HistorianHenry Brooks Adams(grandson of Slave-Power theoristJohn Quincy Adams) explained that the Slave Power was a force for centralization:15

Between the slave power and states rights there was no necessary connection. The slave power, when in control, was a centralizing influence, and all the most considerable encroachments on states rights were its acts. Theacquisition and admission of Louisiana; theEmbargo; theWar of 1812; theannexation of Texasby joint resolution [rather than treaty]; thewar with Mexico, declared by the mere announcement of PresidentPolk; theFugitive Slave Law; theDred Scott decisionall triumphs of the slave powerdid far more than either tariffs or internal improvements, which in their origin were also Southern measures, to destroy the very memory ofstates rightsas they existed in 1789. Whenever a question arose of extending or protecting slavery, the slaveholders became friends of centralized power, and used that dangerous weapon with a kind of frenzy. Slavery in fact required centralization in order to maintain and protect itself, but it required to control the centralized machine; it needed despotic principles of government, but it needed them exclusively for its own use. Thus, in truth, states rights were the protection of the free states, and as a matter of fact, during the domination of the slave power, Massachusetts appealed to this protecting principle as often and almost as loudly asSouth Carolina.

Slave Power: The Free North and Southern Domination, 17801860

Free Soil, Free Labor, Free Men: The Ideology of the Republican Party Before the Civil War

Ordeal of the Union: Fruits of Manifest Destiny, 18471852

See Chauncey S. Boucher, In Re That Aggressive Slavocracy,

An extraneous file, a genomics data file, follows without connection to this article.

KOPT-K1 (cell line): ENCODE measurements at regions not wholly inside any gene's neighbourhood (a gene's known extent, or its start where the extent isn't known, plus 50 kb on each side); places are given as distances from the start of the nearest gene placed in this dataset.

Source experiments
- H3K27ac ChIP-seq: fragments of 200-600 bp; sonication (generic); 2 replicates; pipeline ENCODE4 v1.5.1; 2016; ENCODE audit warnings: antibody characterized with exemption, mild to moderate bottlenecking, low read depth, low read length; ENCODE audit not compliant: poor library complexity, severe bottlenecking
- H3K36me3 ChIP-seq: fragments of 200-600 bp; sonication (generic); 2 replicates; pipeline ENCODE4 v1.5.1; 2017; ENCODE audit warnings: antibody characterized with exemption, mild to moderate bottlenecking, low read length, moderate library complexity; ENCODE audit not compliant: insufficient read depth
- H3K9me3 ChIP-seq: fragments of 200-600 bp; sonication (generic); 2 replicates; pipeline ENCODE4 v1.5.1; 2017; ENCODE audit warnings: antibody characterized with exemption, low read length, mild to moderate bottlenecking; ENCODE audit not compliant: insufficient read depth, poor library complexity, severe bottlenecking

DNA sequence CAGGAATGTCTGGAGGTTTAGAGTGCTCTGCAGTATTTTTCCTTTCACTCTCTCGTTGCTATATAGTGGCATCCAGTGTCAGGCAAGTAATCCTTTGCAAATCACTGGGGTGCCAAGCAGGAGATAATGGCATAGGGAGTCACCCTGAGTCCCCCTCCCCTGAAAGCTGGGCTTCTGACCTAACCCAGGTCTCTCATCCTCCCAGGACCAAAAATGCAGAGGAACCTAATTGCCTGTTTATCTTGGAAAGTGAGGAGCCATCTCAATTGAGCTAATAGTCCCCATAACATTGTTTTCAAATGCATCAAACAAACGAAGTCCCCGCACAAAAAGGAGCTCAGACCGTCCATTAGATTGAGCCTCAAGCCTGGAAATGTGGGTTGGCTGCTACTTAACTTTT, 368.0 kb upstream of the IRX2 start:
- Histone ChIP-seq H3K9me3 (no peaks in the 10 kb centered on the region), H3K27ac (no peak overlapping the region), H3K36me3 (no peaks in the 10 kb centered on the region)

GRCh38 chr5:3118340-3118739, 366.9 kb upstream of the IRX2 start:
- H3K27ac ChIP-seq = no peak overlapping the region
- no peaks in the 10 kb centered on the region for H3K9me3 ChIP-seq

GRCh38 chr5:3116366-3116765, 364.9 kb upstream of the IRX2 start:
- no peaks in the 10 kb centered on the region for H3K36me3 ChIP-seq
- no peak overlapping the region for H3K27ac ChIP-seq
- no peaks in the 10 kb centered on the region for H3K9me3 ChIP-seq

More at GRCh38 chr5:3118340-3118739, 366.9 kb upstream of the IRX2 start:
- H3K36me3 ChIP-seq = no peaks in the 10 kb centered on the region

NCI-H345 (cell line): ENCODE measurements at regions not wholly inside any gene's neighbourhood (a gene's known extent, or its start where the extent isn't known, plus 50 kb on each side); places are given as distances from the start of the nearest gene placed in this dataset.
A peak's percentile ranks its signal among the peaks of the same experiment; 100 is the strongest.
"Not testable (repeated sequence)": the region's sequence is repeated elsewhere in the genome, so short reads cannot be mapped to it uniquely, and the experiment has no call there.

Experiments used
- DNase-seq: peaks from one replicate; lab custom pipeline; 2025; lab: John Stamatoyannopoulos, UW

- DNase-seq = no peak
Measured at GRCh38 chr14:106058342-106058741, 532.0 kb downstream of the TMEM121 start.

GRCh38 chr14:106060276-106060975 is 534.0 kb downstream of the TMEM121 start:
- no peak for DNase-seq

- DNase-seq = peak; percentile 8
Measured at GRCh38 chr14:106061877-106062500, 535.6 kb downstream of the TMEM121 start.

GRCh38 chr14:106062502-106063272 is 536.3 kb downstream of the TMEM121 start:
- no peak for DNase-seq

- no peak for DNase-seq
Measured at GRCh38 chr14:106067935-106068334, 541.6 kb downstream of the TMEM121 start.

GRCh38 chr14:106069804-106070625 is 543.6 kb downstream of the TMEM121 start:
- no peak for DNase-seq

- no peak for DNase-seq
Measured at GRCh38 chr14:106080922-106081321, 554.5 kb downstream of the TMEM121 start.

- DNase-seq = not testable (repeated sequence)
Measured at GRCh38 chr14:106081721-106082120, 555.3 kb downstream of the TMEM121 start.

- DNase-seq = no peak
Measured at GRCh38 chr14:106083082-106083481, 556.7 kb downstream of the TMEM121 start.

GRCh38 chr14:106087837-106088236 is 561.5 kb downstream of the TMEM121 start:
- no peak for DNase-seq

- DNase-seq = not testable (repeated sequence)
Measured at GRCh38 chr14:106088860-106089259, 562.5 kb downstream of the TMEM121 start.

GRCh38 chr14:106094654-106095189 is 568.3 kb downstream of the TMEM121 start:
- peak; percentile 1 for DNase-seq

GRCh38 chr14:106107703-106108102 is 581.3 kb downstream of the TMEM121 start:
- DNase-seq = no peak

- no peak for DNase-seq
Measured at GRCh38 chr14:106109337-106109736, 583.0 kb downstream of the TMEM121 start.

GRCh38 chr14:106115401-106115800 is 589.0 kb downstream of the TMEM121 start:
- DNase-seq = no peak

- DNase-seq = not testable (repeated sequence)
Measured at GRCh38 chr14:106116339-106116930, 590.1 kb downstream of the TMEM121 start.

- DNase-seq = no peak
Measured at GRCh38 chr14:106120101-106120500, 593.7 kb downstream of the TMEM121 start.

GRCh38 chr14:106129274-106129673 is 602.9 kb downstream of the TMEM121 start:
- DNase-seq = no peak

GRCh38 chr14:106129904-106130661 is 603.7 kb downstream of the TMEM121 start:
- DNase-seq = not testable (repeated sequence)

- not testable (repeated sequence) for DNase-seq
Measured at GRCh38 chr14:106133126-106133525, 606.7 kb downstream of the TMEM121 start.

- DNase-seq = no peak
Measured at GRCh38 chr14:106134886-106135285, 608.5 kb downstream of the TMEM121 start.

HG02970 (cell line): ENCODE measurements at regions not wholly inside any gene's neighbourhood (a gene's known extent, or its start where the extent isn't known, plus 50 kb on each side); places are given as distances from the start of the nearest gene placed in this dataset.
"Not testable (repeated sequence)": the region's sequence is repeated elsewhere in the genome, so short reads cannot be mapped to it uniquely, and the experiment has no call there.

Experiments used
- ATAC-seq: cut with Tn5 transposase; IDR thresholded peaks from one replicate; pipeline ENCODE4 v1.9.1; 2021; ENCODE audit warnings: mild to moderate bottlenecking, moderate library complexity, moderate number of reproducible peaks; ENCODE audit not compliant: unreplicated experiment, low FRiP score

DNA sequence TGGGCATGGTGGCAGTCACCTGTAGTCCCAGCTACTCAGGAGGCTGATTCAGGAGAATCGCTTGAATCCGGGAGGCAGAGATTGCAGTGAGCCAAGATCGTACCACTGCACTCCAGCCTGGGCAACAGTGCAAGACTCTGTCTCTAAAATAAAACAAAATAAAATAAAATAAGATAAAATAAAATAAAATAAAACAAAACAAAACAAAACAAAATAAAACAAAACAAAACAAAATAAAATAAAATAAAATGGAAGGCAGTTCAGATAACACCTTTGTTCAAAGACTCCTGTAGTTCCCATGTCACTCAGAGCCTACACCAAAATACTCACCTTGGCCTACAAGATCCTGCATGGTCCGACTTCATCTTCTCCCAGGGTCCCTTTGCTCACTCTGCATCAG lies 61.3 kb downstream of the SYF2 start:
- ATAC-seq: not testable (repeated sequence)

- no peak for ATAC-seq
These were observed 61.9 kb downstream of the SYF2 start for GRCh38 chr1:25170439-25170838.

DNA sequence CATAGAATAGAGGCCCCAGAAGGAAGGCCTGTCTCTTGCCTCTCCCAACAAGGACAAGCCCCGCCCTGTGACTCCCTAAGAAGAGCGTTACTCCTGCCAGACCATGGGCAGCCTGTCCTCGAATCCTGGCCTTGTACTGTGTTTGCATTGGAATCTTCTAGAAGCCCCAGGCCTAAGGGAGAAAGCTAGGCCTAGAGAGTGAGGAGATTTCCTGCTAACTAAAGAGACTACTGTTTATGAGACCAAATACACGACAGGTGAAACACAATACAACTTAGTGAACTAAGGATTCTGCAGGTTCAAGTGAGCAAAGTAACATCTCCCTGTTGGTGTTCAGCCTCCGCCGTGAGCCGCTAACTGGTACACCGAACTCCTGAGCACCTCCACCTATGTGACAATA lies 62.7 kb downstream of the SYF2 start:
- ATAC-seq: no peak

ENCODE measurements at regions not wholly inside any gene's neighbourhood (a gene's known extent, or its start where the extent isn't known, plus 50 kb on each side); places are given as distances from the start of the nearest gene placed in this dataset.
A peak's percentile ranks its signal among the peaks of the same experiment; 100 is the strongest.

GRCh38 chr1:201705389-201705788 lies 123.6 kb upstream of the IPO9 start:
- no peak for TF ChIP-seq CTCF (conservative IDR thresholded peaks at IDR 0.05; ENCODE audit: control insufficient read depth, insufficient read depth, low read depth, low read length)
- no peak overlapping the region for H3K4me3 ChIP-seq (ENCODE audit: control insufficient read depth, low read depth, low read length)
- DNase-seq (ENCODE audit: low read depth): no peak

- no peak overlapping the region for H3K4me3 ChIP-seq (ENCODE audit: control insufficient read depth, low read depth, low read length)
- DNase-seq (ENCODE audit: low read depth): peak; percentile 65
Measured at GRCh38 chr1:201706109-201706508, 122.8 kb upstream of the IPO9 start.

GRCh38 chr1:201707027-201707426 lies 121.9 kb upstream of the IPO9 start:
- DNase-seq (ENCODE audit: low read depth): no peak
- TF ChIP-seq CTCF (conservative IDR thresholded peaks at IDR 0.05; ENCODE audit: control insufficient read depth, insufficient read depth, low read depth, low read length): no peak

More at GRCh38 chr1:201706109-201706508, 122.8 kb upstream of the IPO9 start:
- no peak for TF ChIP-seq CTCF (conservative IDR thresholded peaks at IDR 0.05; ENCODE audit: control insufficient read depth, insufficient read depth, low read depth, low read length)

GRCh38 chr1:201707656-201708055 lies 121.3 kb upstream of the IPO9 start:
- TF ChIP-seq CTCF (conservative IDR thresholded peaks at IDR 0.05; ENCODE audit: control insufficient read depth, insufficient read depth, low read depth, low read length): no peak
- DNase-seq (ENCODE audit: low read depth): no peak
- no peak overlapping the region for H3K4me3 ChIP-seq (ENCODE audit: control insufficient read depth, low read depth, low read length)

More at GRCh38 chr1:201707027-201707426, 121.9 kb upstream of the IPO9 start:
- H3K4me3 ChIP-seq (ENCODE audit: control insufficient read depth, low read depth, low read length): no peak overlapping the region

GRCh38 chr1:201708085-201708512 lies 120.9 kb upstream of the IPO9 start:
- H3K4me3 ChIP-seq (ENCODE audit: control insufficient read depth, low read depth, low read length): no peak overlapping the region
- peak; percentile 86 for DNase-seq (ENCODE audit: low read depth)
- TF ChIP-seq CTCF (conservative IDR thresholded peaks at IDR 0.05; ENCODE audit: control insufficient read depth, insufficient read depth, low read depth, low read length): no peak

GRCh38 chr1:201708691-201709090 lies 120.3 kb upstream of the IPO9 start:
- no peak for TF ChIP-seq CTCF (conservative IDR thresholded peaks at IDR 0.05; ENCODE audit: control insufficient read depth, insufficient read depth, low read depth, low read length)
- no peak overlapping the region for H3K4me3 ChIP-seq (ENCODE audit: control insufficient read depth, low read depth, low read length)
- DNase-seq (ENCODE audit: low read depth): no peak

Vol. 8, No. 1/2 (Jun., 1921), pp. 1379; Craven (1936)

Negro President: Jefferson and the Slave Power

Most Doughfaces wereJacksonian DemocratslikeFranklin PierceandJames Buchanan; few were Whigs.

Lincolns Tragic Pragmatism: Lincoln, Douglas, and Moral Conflict

Abraham Lincoln, President-elect: The Four Critical Months from Election to Inauguration

David Grant, Our Nations Hope Is She: The Cult of Jessie Fremont in the Republican Campaign Poetry of 1856,

Ashworth, John. Free Labor, Wage Labor, and Slave Power: Republicanism and the Republican Party in the 1850s, in

The Market Revolution in America: Social, Political and Religious Expressions, 18001880

, edited by S. M. Stokes and S. Conway (1996), 12846.

No Taint Of Compromise: Crusaders in Antislavery Politics

Boucher, Chauncey S. In Re That Aggressive Slavocracy,

, 81 (JuneSeptember, 1921), pp.1379in JSTOR; says slave owners were not united

Liberty Power: Antislavery Third Parties and the Transformation of American Politics

Craven, Avery. Coming of the War Between the States: An Interpretation,

, Vol. 2, No. 3 (1936), pp.30322; pro-South; rejects notion of Slave Powerin JSTOR

The Slave Power Conspiracy and the Paranoid Style

Jacksonian Antislavery and the Politics of Free Soil, 18241854

Free Soil, Free Labor, Free Men: The Ideology of the Republican Party Before the Civil War

Gara, Larry. Slavery and the Slave Power: A Crucial Distinction

Gerteis, Louis S. The Slave Power and its Enemies,

Gienapp, William E. The Republican Party and the Slave Power, in Robert H. Abzug and Stephen E. Maizlish, eds.,

New Perspectives on Race and Slavery in America

Landis, Michael Todd. A Champion Had Come: William Pitt Fessenden and the Republican Party, 185460,

McInerney, Daniel J. A State of Commerce: Market Power and Slave Power in Abolitionist Political Economy,

Slave Power: The Free North and Southern Domination, 17801860

A Self-Evident Lie: Southern Slavery and the Threat to American Freedom

(Kent State University Press; 2012) 160 pages

The Slave Power: Its Character, Career, and Probable Designs

(1862; reprinted 2003)online text of the second edition

House Divided: The Antebellum Slavery Debates in America, 17761865

Anti-Slavery Political Writings, 18331860: A Reader

The History of the Rise and Fall of the Slave Power in America

History of the Rise and Fall of the Slave Power in America

, June 1985, Vol. 31 Issue 2, pp.14462

List of Union Civil War monuments and memorials

List of memorials to the Grand Army of the Republic

Removal of Confederate monuments and memorials

Military Order of the Loyal Legion of the U.S.

Confederate States Presidential Election of 1861